Meta-analysis, considered an evidence-based resource, is a consolidated and quantitative review of a large body of research. And a meta-analysis in the world of massage therapy is ground breaking. This is the first study to rigorously assess the quality of massage therapy research and evidence for its efficacy and effectiveness in treating pain and function-related and health-related quality of life outcomes for people with various types of pain. Based on the evidence, massage therapy can provide significant improvement for pain, anxiety and health-related quality of life for those looking to manage their pain.

Jonas urged health-care providers and agencies to prepare for the first of the baby boomers hitting 65 and the impending tsunami of chronic illness coming in its wake. It is well established that pain is often partnered with chronic illness.

In the U.S. alone, opioid use escalated by over 60 per cent between the years 2000 and 2010 (likely due to boomers and returning veterans). In 2013, drug overdose was the leading cause of injury death in the U.S., the majority of which related to prescription opioid medications often in combination with benzodiazepines – reinforcing the importance of utilizing other approaches to pain management.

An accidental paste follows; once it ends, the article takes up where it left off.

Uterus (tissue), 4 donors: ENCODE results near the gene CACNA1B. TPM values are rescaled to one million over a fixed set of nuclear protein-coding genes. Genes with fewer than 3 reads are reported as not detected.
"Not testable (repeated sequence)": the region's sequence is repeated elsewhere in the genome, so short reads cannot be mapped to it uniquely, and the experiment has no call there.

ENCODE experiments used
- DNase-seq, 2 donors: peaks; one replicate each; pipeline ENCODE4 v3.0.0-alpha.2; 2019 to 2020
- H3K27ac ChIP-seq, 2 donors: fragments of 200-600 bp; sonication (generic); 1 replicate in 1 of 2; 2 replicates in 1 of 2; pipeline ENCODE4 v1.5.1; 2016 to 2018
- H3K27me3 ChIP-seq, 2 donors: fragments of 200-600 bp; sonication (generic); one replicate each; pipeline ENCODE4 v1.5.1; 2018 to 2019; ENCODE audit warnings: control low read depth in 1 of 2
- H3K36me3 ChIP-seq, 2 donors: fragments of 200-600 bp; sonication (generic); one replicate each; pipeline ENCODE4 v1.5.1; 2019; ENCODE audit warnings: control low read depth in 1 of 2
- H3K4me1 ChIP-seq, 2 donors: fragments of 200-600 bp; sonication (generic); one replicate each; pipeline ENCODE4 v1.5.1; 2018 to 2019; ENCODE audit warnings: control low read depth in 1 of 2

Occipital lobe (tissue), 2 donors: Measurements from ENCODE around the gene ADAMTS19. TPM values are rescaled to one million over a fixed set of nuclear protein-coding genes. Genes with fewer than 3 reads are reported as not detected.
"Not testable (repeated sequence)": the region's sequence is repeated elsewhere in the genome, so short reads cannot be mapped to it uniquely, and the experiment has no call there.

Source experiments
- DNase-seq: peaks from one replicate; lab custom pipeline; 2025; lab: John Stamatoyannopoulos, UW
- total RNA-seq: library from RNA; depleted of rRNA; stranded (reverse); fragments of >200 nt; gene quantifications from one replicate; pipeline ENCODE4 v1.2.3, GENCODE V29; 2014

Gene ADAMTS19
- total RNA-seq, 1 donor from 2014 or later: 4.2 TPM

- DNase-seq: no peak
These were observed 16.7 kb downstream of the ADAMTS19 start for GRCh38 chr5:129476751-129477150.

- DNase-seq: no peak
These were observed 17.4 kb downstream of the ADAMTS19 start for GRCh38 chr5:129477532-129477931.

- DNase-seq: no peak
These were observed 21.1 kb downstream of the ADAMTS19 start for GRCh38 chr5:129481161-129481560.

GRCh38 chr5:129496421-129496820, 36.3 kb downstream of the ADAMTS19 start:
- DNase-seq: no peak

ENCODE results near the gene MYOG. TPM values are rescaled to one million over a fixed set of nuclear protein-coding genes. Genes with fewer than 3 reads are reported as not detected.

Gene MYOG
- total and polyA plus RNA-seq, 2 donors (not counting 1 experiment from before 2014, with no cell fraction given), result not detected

Jonas, a champion of patient-centred, integrated, multidisciplinary, non-pharmacological and patient self-management approaches suggested the massage therapy profession step up (armed with solid evidence that massage therapy works) and identify for stakeholders and policy makers how we can be part-of the solution to this considerable problem.

Brent Bauer, MD: Massage therapy at Mayo clinic – Research transforming practice
Bauer is the director of the complementary and integrative medicine program at the Mayo Clinic.

Mayo Clinic researchers have found that massage therapy can reduce pain and tension in people facing or recovering from many problems, including: heart surgery, breast cancer, colon and rectal surgeries. And so, it seems reasonable that massage therapy be provided in-hospital. Bauer stated that data is the way to change the conventional medical paradigm and that massage therapy research can be an important change agent. The effectiveness of in-patient use of CAM modalities, including massage therapy, at Mayo has influenced 48 hospitals across the U.S. and seven internationally. In addition to massage therapy care being co-located at Mayo, patient charting is integrated into the hospital system, and massage therapists are invited to provide input on protocols, attend grand rounds and meetings and participate in research. This is an unprecedented approached.